Friday, November 20, 2015

Falling Friday - Were These boots Made for Walking?

Shoes.  Fashion.  They make you feel good.  They decorate you.  They give you confidence.
Nice boots
But the ones you think are the safest can cause falls.

My mother in law learned this the hard way on Saturday.  I haven't been blogging much about the care giving portion of my life but it has been an interesting last month or so.  My mother in law was hospitalized in October for what turned out to be pneumonia and a small blood clot - and then has been in rehab for all of November.

Saturday, she fell in the hallway of the facility.

She said her shoes caught on the carpet.  She fell backwards.  Fortunately, at the ER, everything checked out.  Thankfully.  This time.

My mother in law is right - the wrong shoes can cause falls.

At the falls prevention class I attended from May to July of this year, they gave examples of shoes the elderly should not wear, and invited us to bring shoes in that we weren't sure of. 

What kind of shoes did not pass muster?

House shoes.  Shoes with smooth plastic or leather soles.  Worn out shoes. Shoes that don't give support (I had a fun time shopping for boots for her yesterday - some have absolutely no support whatsoever).  Slip on shoes (they are less adjustable than shoes with laces).

Here is some more advice on shoes that may help the elderly.

Now that I will be partially responsible for my mother in law's shoe shopping (along with other family members) I will need to take this advice to heart.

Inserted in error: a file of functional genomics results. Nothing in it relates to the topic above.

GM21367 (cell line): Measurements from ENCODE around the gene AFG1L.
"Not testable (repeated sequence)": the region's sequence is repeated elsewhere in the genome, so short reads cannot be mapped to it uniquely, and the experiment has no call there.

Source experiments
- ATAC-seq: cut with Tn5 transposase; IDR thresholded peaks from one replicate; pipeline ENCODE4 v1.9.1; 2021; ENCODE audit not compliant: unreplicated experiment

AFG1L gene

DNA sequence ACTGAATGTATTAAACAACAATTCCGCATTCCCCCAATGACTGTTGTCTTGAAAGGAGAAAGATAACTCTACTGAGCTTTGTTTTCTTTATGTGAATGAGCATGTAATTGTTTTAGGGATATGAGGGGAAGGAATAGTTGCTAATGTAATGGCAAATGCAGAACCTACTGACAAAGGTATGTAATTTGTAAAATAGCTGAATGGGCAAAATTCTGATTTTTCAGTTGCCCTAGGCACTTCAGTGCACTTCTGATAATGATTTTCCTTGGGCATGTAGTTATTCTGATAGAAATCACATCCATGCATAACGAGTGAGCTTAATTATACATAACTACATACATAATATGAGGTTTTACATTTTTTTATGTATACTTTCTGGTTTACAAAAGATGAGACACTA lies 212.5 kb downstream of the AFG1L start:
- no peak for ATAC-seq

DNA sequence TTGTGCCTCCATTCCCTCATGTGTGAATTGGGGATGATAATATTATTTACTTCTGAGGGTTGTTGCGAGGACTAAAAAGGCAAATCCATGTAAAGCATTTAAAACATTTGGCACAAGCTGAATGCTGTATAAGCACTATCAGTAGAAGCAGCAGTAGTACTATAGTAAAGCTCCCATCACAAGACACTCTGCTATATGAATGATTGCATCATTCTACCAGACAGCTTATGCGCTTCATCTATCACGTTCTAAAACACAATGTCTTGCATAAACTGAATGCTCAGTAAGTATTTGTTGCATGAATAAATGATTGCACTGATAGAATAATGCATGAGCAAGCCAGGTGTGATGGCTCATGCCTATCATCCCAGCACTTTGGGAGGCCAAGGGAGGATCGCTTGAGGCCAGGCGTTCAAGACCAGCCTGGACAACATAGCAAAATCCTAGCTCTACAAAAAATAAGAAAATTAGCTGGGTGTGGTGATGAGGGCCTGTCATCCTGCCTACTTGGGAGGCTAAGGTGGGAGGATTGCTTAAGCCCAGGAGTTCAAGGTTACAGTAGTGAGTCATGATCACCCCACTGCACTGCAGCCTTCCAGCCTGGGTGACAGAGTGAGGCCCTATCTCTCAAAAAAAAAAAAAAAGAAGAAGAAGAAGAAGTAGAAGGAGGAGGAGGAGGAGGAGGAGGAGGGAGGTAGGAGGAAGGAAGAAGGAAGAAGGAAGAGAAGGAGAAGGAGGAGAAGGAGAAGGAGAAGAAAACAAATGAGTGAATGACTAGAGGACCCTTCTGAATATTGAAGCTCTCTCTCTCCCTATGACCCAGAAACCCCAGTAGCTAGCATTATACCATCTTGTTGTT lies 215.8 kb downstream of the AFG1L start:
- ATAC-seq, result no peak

My mother in law needs a pair of boots for the winter.  Sitting in rehab, she picked out a pair of boots she wanted from a footwear catalog - nice looking with 1 1/2 inch heels. Boots are important where we live in upstate New York, on the edge of the snowbelt.  We easily have 80 inches (2.03 meters) or more of snow in a winter.

But the description, unlike some other boots in the catalog, did not describe the soles as having "traction".  So I picked out, from a local store, the boots I took a picture of, above.  You can't see it, but they have good support and also good treads on the soles.

But now I'm not so sure.  My mother in law enjoys wearing nice clothes.  I don't want to deprive her of that.  But I don't want her to fall again, either.  My spouse will take them to her today and have her try them on.  We'll go from there.

Do you have any experiences of buying shoes for seniors to share?

Today is day 20 of NaBloPoMo, National Blog Posting Month.


  1. After my fall in 2007 I ultimately had a garage sale and sold lots of shoes. I was wearing boots when I fell both in 2007 and 1968. Now I am very conscious of footwear. Writing about falling is on my 'to blog' list.

  2. Oh how I would love to still be able to boots with high killer heels..actually, I'd love to wear boots or shoes with any kind of heel. I have fallen. I have new knees. I can move and twist and kneel and I never want to fall again. For once the vanity is not worth the risk.

  3. It could be worse. She could have hard to fit feet. Of course, it seems like shoes that are in those hard to fit sizes tend to be a bit more substantial. Most of the time, anyway.

  4. I recall some of the shoes I use to wear, 3 inch or more spiked heels. Now they scary me and I'm afraid to wear them, thinking I'll break my neck.
    Coffee is on

  5. One has to be very careful. All the best, hope she likes them.


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